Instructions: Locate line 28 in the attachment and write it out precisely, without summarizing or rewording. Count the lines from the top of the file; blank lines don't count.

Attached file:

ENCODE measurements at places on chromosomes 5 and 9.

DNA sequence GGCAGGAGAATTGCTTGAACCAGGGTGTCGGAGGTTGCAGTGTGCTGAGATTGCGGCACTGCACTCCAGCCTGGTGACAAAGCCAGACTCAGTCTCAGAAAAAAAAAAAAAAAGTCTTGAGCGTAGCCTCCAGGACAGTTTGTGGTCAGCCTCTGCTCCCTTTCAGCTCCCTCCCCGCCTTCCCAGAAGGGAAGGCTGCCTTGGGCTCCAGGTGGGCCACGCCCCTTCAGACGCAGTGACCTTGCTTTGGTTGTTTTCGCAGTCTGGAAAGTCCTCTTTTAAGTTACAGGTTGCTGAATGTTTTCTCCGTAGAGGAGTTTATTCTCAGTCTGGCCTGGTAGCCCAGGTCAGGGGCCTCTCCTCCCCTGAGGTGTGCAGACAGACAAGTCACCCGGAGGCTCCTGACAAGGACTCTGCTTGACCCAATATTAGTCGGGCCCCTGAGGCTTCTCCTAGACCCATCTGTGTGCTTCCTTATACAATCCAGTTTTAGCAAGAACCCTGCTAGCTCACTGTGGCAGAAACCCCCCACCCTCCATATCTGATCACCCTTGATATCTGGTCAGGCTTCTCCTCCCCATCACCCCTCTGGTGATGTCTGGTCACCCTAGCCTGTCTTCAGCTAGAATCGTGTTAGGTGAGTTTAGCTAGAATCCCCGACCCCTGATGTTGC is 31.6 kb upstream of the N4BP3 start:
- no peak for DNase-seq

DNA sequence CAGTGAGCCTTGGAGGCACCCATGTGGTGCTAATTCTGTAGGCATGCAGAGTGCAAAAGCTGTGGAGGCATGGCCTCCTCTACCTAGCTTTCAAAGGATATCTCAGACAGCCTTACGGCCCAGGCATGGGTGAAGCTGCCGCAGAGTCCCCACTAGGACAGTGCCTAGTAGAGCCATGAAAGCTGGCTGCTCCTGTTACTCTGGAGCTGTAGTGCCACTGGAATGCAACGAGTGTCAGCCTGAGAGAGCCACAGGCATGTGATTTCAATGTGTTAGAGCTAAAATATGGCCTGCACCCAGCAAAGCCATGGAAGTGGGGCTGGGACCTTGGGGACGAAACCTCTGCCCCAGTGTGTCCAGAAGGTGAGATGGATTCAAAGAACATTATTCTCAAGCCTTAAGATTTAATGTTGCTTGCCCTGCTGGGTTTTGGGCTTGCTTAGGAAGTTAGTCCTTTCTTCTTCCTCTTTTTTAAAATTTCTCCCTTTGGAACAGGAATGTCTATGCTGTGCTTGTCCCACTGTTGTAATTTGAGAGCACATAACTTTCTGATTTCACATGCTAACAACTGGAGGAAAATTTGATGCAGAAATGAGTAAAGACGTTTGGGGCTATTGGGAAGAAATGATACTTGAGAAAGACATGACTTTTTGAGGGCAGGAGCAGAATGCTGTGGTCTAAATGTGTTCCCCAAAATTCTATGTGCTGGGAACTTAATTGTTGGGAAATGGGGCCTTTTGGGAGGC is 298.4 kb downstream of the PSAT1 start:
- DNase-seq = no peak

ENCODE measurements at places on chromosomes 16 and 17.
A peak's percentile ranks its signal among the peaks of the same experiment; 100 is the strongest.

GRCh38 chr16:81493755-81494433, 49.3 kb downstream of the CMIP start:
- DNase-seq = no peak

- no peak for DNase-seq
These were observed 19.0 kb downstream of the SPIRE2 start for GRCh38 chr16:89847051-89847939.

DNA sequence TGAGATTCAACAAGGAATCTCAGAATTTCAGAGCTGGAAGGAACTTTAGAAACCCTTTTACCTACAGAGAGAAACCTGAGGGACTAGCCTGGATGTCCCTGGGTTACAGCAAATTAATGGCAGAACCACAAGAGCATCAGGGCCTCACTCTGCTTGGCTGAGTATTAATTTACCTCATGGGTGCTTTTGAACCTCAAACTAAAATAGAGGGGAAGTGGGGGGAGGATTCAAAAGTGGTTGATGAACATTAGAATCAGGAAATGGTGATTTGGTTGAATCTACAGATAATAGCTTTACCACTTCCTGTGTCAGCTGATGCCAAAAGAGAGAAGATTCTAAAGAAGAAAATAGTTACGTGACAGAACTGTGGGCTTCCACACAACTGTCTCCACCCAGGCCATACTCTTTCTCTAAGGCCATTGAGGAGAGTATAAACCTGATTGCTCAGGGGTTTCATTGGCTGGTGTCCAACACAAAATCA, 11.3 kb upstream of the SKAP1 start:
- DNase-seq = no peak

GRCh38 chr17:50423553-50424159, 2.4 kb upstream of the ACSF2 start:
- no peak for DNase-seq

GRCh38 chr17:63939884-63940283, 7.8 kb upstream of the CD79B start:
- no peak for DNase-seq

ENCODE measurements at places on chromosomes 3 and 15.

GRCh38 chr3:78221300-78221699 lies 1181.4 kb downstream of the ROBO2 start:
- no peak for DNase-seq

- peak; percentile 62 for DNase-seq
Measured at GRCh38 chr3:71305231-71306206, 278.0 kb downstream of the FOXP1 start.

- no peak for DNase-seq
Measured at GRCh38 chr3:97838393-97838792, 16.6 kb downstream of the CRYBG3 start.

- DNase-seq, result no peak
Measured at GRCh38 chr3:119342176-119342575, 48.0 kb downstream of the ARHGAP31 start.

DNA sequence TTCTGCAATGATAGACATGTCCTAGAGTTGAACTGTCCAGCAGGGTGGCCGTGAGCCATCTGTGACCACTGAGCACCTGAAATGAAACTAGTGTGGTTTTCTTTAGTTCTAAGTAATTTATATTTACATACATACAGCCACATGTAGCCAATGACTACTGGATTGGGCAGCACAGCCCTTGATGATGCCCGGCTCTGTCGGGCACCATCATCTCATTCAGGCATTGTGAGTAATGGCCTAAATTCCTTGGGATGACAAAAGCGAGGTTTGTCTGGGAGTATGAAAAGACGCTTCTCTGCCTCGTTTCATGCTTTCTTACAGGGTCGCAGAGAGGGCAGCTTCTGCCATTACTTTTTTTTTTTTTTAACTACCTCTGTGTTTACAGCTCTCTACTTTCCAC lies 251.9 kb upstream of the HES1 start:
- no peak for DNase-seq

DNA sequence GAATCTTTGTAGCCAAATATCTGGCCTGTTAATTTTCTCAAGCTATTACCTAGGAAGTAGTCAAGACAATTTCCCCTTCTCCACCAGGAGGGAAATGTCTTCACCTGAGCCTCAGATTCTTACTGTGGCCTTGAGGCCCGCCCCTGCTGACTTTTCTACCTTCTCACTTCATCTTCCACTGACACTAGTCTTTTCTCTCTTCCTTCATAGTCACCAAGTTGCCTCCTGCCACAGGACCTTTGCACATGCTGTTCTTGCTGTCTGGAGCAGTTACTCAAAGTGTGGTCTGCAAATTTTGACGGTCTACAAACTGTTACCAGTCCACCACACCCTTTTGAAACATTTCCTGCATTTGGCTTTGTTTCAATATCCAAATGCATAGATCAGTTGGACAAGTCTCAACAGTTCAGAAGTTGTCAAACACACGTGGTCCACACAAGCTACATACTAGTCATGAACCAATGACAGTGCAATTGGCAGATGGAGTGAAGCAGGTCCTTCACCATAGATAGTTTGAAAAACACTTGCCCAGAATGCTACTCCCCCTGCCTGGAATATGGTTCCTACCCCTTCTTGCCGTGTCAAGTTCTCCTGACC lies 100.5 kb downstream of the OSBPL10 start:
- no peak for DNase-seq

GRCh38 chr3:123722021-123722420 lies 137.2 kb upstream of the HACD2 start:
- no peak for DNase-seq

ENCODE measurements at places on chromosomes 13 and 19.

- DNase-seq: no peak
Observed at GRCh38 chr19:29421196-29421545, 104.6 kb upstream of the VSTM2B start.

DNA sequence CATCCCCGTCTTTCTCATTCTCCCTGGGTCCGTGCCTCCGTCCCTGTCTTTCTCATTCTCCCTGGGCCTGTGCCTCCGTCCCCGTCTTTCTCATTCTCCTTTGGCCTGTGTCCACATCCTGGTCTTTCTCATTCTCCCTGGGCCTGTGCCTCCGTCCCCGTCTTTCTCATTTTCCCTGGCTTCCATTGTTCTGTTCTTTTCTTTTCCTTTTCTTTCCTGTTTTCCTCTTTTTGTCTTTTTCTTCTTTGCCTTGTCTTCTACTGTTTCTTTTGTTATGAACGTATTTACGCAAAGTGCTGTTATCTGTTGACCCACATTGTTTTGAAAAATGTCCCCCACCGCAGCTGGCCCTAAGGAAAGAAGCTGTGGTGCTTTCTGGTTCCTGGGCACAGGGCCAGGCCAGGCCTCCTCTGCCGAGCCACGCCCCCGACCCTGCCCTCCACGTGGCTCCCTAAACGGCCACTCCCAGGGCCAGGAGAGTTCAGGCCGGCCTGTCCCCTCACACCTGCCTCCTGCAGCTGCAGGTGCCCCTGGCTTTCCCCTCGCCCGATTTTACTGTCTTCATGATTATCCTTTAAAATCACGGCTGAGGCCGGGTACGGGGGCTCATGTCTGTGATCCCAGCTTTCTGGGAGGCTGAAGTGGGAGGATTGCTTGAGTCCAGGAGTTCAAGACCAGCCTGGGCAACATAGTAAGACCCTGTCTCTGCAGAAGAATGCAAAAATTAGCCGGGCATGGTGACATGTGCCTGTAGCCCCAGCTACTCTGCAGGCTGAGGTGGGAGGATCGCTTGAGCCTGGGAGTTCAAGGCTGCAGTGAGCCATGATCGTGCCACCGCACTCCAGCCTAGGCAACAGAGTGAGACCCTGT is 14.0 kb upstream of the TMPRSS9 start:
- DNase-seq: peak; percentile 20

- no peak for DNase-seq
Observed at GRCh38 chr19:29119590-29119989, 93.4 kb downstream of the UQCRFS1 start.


- no peak for DNase-seq